Wednesday 6 September 2017

Guest Review: The Little Bakery on Rosemary Lane by Ellen Berry

**Take a trip to the Yorkshire village of Burley Bridge, where a new arrival is going to shake things up…**
Growing up in a quiet Yorkshire village, Roxanne couldn’t wait to escape and find her place in the world in London. As a high-powered fashion editor she lives a glamorous life of perennial singlehood – or so it seems to her sister Della. But when Roxanne gets her heart broken by a fashion photographer, she runs away, back to Della’s welcoming home above her bookshop in Burley Bridge.
But Burley Bridge, Roxanne discovers, is even quieter than she remembered. There’s nothing to do, so Roxanne agrees to walk Della’s dog Stanley. It’s on these walks that Roxanne makes a startling discovery: the people who live in Burley Bridge are, well, just people – different from the fashion set she’s used to, but kind and even interesting. Michael, a widower trying to make a go of a small bakery, particularly so. Little by little, cupcake by cupcake, Roxanne and Michael fall into a comforting friendship.
Could there be a life for Roxanne after all, in the place she’s spent 46 years trying to escape?

Review: This book follows on from The Bookshop on Rosemary Lane, which I read with great enjoyment last year. I have been looking forward to reading this sequel ever since, and am delighted that it has appeared at last. Although this is a follow on story, it can be read on its own. Points referring to events happening in the first book are explained as we go along.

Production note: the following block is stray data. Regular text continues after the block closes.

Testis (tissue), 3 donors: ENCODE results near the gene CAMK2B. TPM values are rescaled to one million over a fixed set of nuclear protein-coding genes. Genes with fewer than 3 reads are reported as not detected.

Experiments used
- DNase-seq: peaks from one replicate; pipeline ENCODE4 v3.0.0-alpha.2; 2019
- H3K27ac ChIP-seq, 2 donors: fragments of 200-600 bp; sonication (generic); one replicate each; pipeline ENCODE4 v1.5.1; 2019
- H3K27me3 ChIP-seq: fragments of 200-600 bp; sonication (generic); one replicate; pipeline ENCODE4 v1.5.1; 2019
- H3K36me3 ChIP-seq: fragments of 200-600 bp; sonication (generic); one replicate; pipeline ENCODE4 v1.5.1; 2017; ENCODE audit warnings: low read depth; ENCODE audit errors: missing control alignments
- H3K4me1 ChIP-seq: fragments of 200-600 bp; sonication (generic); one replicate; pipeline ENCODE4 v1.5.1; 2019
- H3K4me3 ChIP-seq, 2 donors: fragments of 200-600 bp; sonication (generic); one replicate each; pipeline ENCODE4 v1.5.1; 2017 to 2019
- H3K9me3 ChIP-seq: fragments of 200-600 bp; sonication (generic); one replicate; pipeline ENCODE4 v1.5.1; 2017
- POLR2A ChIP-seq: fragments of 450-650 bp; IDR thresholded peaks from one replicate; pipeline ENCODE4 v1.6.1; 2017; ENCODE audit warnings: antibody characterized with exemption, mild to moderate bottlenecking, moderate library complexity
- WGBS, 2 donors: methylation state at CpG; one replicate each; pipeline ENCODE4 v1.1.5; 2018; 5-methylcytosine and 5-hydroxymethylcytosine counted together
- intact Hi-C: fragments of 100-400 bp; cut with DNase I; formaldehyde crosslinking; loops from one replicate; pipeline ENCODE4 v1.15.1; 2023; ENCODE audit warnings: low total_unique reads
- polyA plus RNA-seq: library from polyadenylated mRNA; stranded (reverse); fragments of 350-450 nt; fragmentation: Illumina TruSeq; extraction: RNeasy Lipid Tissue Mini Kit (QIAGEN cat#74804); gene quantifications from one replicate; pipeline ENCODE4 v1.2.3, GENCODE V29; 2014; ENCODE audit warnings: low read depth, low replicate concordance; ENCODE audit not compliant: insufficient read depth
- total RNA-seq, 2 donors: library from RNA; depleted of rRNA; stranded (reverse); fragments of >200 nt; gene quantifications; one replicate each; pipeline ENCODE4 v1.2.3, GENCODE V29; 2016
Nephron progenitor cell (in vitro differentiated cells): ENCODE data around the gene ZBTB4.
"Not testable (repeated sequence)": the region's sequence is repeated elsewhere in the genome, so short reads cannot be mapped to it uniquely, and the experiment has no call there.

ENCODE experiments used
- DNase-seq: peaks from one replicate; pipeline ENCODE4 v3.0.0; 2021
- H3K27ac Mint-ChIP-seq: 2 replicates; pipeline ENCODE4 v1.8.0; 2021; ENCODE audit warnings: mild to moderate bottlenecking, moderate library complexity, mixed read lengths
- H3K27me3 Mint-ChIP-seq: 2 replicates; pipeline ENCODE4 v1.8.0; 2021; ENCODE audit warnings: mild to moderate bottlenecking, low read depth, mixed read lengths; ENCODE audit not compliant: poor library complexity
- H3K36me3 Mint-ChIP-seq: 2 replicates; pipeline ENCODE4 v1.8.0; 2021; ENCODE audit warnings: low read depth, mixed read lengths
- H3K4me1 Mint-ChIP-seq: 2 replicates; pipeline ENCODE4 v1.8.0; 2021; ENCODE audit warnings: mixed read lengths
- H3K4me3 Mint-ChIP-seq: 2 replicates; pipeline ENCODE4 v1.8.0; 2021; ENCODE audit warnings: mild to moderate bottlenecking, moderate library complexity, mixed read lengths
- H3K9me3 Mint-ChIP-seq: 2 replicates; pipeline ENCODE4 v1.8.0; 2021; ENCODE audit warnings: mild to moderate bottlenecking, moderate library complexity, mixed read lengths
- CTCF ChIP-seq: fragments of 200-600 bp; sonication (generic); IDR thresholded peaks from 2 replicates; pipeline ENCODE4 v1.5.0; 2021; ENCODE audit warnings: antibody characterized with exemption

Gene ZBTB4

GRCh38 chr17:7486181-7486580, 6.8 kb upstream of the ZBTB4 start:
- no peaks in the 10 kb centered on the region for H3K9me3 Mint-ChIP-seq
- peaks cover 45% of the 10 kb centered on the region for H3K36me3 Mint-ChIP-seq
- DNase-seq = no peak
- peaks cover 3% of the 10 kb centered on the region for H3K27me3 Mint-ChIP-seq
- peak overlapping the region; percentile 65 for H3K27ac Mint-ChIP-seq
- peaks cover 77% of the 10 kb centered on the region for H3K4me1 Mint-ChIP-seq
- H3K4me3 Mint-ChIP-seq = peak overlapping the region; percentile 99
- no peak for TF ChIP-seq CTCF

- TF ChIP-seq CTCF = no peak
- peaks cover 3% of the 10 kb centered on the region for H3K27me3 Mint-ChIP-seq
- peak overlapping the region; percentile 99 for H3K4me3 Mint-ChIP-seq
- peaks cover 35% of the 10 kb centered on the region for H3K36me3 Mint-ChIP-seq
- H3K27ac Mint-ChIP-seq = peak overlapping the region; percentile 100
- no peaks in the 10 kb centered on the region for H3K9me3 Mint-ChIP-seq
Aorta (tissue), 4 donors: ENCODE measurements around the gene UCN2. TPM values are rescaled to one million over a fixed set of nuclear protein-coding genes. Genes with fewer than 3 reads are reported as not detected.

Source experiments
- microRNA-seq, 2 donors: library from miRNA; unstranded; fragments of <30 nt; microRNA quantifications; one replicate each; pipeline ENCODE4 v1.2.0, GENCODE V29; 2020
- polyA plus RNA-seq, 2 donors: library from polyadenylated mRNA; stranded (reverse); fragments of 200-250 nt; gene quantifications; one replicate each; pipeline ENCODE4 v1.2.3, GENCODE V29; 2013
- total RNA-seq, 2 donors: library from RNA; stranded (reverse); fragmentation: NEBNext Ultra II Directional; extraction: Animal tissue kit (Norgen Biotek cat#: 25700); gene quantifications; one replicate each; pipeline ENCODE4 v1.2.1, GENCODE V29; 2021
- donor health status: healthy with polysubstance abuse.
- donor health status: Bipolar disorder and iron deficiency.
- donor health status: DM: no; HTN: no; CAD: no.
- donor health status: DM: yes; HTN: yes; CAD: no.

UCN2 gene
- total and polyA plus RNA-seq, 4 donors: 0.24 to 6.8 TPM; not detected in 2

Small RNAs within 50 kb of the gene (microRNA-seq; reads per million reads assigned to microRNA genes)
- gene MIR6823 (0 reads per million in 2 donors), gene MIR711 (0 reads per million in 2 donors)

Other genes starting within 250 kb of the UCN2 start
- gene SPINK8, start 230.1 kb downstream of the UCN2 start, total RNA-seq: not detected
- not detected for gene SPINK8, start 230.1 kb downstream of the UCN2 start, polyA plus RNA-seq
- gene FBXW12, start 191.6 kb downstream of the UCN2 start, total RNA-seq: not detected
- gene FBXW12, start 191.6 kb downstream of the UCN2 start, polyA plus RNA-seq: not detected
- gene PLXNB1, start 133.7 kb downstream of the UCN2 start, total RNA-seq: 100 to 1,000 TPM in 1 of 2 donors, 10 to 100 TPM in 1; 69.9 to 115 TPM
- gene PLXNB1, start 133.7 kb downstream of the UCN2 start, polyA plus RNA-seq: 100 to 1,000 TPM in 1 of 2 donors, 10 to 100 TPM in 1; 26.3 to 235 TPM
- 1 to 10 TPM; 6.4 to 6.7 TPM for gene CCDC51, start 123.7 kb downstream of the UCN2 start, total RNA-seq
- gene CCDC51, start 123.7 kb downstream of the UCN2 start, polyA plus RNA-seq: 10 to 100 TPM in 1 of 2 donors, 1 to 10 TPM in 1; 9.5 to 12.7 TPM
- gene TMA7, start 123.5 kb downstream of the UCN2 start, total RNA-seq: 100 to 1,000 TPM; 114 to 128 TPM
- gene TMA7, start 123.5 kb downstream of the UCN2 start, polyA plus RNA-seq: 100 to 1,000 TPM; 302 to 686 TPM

The central character in this story is, in fact, one that we met briefly in the first book about Rosemary Lane. She is Roxanne, sister of Della, who runs the bookshop. Although Roxanne lives and works in London as fashion director of a glossy magazine, she feels that the time has come to visit her sister and take some time away from the hustle and bustle of her busy life and a career that seems to be turning in a direction she doesn't relish. She is also beginning to have doubts about boyfriend Sean. On her return to Burley Bridge, the Yorkshire village where she was brought up, she finds that things are different from how she remembered them, and she soon finds herself relaxing into the much quieter life there. As well as meeting up again with people she knew when growing up, Roxanne gets to know divorcee Michael, who owns and runs the bakery on Rosemary Lane along with his teenage children.

I have enjoyed reading this book just as much as I did the first one. I always enjoy reading stories containing characters I have met before and find out what is happening with them. There are some lovely new characters in this story as well. I particularly enjoyed reading about Roxanne's elderly neighbour in London, Isabelle, who had obviously led a really interesting life; I would really like to hear more about her. Some of the other characters from Roxanne's life in London are not quite so likeable, living strange, almost false lives. The contrast between the two locations in the story is marked; the author makes the little village of Burley Bridge sound so appealing that I would love to visit. I would recommend this book to anyone looking for a good read to curl up with. 

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